That’s a 4-person sleeper cabin up there. It’s, um, cosy. There are no ladders to the top bunks, so you’ve got to MacGyver your way up using the random little footholds (one to the left of the door). Our guide told us not to trust the food onboard, so we got takeaways delivered to the station (highly recommend this) and bought snacks and beer too. There’s a tiny table in the middle (where the water bottle etc are) and there is a plug point under it. Reading lights. Slightly stained sheets… take a sleeping liner like I did (thanks Hoang Anh!) and have a beer or two. Don’t forget loo roll (the loos will go a bit Glastonbury in the middle of the night, but they’ll get cleaned up at some point, hopefully), hand sanitiser, baby wipes (you won’t be having a shower), plenty of bottled water… and have a beer. Seriously. Why?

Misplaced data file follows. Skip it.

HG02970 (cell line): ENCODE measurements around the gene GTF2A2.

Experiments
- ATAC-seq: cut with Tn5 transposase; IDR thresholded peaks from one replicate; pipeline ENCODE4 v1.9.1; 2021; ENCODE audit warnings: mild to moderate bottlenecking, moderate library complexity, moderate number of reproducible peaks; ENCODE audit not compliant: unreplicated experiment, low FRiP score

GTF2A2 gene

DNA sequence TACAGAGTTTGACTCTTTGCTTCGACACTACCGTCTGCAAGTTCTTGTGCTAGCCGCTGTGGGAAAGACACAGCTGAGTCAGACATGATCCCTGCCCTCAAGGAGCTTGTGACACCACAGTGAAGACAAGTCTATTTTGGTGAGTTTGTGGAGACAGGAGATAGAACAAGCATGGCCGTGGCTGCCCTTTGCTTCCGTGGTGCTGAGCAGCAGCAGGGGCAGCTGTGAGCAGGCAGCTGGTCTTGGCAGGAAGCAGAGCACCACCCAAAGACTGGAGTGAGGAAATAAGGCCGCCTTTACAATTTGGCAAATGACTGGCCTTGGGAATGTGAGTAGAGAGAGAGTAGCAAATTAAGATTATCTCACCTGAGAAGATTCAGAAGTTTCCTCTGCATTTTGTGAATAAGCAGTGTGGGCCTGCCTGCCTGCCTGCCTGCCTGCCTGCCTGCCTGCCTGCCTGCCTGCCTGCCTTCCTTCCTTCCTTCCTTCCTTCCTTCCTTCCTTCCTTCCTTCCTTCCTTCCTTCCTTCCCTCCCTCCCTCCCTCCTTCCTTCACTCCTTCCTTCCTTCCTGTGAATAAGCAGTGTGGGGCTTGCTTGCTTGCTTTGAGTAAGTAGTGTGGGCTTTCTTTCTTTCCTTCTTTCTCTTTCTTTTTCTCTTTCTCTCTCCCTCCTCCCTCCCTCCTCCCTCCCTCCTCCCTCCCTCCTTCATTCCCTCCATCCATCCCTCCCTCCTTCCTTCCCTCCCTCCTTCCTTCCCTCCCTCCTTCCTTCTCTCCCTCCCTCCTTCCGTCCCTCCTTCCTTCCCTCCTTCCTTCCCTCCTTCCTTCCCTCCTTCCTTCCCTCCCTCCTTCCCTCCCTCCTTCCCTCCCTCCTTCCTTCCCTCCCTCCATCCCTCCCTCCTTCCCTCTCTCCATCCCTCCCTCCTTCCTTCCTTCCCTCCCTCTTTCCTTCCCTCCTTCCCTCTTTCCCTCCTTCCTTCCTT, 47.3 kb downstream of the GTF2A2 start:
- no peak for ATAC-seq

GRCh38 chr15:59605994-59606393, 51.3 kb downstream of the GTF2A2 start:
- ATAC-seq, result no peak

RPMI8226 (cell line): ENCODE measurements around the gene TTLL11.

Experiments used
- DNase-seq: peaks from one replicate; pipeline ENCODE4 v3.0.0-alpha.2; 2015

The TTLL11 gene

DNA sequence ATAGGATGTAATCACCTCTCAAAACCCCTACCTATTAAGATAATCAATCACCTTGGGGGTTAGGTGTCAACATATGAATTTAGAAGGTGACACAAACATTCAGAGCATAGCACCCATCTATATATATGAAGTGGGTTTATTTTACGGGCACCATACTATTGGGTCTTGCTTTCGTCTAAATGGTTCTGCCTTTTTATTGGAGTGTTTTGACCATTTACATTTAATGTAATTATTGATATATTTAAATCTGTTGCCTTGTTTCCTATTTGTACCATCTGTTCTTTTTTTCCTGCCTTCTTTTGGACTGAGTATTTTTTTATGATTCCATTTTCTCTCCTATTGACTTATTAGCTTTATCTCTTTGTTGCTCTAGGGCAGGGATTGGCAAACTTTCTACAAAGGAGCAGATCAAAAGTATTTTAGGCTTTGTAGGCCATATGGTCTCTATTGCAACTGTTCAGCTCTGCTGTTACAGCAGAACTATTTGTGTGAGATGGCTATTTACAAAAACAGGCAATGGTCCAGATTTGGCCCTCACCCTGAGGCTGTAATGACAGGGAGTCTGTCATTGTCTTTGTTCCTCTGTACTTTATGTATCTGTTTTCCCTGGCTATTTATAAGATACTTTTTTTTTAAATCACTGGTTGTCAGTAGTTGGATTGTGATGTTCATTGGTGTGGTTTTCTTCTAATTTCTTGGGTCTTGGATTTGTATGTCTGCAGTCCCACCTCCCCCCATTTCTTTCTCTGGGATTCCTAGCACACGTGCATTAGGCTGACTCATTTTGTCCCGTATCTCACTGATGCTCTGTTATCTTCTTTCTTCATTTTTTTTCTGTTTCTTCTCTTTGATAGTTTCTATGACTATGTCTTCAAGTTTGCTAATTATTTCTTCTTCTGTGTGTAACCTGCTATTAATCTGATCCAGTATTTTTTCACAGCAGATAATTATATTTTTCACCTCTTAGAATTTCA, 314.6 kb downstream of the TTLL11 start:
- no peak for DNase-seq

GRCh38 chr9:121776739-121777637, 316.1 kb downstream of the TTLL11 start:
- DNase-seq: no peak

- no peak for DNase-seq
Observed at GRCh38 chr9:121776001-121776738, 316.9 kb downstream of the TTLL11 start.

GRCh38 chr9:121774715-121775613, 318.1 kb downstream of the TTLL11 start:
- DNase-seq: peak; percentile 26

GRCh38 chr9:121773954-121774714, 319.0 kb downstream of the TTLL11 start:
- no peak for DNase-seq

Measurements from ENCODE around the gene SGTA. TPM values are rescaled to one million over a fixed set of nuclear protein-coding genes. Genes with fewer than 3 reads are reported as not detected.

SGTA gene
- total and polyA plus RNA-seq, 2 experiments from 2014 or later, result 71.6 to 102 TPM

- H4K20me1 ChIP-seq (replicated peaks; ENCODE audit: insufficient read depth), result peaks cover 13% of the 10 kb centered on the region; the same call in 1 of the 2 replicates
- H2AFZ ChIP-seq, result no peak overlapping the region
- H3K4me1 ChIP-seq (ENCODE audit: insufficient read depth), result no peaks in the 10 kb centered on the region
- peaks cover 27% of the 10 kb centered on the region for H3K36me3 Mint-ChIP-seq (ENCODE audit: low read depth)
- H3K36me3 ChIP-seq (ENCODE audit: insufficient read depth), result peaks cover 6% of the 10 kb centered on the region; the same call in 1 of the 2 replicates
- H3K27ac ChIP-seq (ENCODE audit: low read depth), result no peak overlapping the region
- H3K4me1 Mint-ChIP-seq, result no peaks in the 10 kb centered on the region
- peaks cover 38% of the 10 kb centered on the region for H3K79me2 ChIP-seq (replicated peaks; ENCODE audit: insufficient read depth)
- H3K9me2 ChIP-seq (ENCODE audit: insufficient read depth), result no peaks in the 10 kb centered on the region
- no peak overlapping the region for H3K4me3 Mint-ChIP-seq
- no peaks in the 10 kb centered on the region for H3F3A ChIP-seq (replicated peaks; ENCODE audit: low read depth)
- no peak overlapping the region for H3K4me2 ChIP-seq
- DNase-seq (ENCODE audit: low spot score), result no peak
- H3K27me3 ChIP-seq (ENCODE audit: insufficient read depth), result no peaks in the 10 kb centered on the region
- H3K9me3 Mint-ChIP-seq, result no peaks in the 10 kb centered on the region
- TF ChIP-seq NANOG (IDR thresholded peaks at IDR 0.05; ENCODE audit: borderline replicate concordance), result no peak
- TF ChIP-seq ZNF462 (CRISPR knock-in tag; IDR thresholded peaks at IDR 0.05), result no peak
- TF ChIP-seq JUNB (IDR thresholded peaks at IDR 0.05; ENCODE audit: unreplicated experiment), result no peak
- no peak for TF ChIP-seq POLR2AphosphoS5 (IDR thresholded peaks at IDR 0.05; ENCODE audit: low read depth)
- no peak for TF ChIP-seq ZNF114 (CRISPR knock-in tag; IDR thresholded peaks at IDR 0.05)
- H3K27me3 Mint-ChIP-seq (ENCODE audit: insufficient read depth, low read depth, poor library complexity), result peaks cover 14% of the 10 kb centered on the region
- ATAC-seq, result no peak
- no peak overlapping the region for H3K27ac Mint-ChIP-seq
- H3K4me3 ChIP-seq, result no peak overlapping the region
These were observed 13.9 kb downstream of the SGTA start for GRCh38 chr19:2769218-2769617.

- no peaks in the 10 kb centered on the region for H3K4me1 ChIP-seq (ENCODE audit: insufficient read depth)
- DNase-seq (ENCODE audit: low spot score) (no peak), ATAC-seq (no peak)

Cockroaches, people. Running up the walls. By your bed. By your FACE. Have a beer and it’ll help ya sleep. Probably.
Come morning, though, the scenery rushing past the window just outside your cabin door (the corridor becomes a greyed-out, oddly-wakeful-for-lack-of-sleep, viewing gallery from around 6am) makes you realise why you got the train and not the plane. Paddy fields, towns, grand tombs at odds with the rural surroundings… they jostle against each other, repeating in threes, the workers barefoot and up to their knees in watery field… you get the feeling that it’s been this way forever. In a strange way, that morning was one of my favourite of the trip, despite being knackered, unwashed and possibly infested with cockroaches. There’s nothing like relief coupled with quiet contemplation.
Also, this breakfast at the hotel in Hue did a lot to help: